Neurotrack, a Redwood City-based startup developing cognitive tests that can detect impairments in the hippocampus, the first structure in the brain to be affected by Alzheimer’s, today announced that it’s raised $21 million in series C financing led by by Khosla Ventures, with participation from strategic investors Sozo Ventures, Japanese insurance providers Dai-ichi Life and Sompo Holdings, Rethink Impact, and AME Cloud Partners. Previous backers include Johnson & Johnson and the Georgia Research Alliance (GRA)

The fresh capital brings Neurotrack’s total funding to date to $50 million, which includes over $7 million in grants from the National Institutes of Health. The company says the investments will be used to drive adoption of its memory health program, advance its mission of changing how people manage their cognitive health, and continue development in global markets.

Former White House and United Nations health program consultant and CEO Elli Kaplan’s life’s work is engineering early detection tools for mild cognitive impairment and related disorders. She cites the sobering statistics: Alzheimer’s affects more than 50 million people around the world (a number that’s expected to double every 20 years and reach 130 million by 2050), and there are nearly 10 million new cases of dementia every year.

“I watched two of my grandparents die ‘alone’ because they could no longer remember their family members who were sitting at their bedsides,” Kaplan, who cofounded Neurotrack in 2012 with neuroscientists Elizabeth Buffalo, Cecelia Manzanares, and Stuart Zola, told VentureBeat in a previous interview.

Neurotrack

Above: Neurotrack’s mobile app.

Image Credit: Neurotrack

So how does Neurotrack’s browser- and app-based platform work? It establishes a memory health baseline by tracking users’ eyes for five minutes as they watch a handful of on-screen images. (It takes roughly five business days for the results to come back.) Every three to six months, Neurotrack performs another assessment in order to track changes over time, and it concurrently recommends exercise and sleep routines, diets, and brain games designed to preserve and enhance memory.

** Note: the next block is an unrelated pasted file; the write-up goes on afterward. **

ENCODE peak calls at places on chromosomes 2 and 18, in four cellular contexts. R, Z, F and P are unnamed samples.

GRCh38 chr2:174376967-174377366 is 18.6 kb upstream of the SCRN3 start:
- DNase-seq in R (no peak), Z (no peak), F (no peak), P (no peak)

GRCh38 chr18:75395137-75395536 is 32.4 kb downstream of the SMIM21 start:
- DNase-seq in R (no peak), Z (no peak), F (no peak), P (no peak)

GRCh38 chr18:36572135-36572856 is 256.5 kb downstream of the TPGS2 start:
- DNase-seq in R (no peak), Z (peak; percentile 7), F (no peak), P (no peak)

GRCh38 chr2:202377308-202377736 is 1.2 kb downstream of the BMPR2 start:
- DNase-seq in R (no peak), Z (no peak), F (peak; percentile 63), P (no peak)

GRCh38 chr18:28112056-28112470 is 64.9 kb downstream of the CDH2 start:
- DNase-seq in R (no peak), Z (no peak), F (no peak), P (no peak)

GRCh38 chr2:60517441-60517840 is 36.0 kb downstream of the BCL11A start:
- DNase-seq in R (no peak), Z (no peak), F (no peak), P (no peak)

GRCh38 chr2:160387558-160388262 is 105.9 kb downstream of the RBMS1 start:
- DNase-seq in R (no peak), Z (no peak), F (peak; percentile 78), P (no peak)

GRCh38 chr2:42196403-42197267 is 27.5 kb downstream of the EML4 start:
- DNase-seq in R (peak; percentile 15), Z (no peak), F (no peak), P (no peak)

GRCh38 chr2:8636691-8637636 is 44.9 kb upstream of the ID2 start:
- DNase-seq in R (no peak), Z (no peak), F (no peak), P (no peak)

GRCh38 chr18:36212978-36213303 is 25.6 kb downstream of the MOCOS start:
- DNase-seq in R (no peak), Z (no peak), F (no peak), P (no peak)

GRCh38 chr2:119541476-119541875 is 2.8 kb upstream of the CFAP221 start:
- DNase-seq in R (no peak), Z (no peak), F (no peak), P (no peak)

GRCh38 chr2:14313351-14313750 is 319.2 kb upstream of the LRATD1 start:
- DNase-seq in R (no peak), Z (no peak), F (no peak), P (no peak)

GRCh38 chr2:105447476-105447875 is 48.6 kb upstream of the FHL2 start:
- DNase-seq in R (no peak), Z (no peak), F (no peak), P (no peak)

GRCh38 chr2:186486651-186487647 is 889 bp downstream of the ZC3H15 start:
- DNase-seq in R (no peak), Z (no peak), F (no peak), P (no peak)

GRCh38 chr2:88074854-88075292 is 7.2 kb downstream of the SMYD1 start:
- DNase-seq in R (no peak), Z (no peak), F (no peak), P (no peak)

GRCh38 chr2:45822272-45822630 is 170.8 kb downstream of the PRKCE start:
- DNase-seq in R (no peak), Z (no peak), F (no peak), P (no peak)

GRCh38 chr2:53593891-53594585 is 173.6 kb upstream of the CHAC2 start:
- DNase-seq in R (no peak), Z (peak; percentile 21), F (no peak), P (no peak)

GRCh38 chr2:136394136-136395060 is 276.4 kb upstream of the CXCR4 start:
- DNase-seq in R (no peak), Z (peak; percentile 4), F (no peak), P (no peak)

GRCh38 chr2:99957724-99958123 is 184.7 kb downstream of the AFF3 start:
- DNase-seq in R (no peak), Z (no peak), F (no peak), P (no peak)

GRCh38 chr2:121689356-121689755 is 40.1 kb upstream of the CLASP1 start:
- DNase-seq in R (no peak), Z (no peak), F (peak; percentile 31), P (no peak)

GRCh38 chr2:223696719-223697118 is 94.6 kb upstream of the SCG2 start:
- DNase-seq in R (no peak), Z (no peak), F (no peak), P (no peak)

Neurotrack’s method — which originated from scientists at Emory University — is backed by 30 years of neuroscience research, including the Finnish Geriatric Intervention Study to Prevent Cognitive Impairment and Disability (FINGER), which showed that a healthy lifestyle can improve cognition in older adults. The startup’s test is capable of reliably tracking the onset of Alzheimer’s within three years and six years at 89% accuracy and 100% accuracy, respectively, Neurotrack claims, and a preliminary study released last fall showed “observable improvements” in cognition among at-risk individuals who engaged with Neurotrack’s tools and services.

Comparably accurate eye-scanning tests previously required bulky, expensive equipment targeted at clinicians, and took up to 30 minutes to complete. Adapting them for at-home use took a combination of data analytics, computer vision, and machine learning, according to Kaplan, as well as a language-agnostic approach to obviate the need for translation and localization.

“As the global crisis around Alzheimer’s continues to grow, we are beginning to see unlikely players stepping up to address the problem in their markets. In Japan, for example, traditional insurance is adopting novel solutions to advance better memory health among its population,” she said. “The disease’s impact on global societies will be devastating if we don’t act now to change its prevalence in future generations. No country is immune to Alzheimer’s. Communities around the world must consider all options for making cognitive health solutions more readily accessible to people, earlier in life.”

Neurotrack has come a long way since winning the health prize at SXSW 2013. In April, it revealed that it’s been awarded a fast-track grant worth up to $3.3 million from the National Institute on Aging (NIA) to assess how its program affects memory health in patients at risk for Alzheimer’s and dementias, and it recently partnered with Japanese insurance company Sompo to conduct a 16-week proof-of-concept test with weekly strategies for cognitive health-improving lifestyle changes. Additionally, it’s been used by Brown University, Emory University’s Alzheimer’s Research Center, Stanford University, and others to facilitate Alzheimer’s studies and pharmaceutical trials for the development of treatments and therapies.

“Neurotrack has built an incredible integrative platform that is transforming our battle with Alzheimer’s,” said Rethink Impact founder and general partner Jenny Abramson. “Elli’s two decades of experience in the private sector and in government are helping her scale this solution to the millions of people suffering from cognitive decline around the world. We couldn’t be more excited to continue to support Neurotrack, given both the financial opportunity and the impact they are already having on this critical disease.”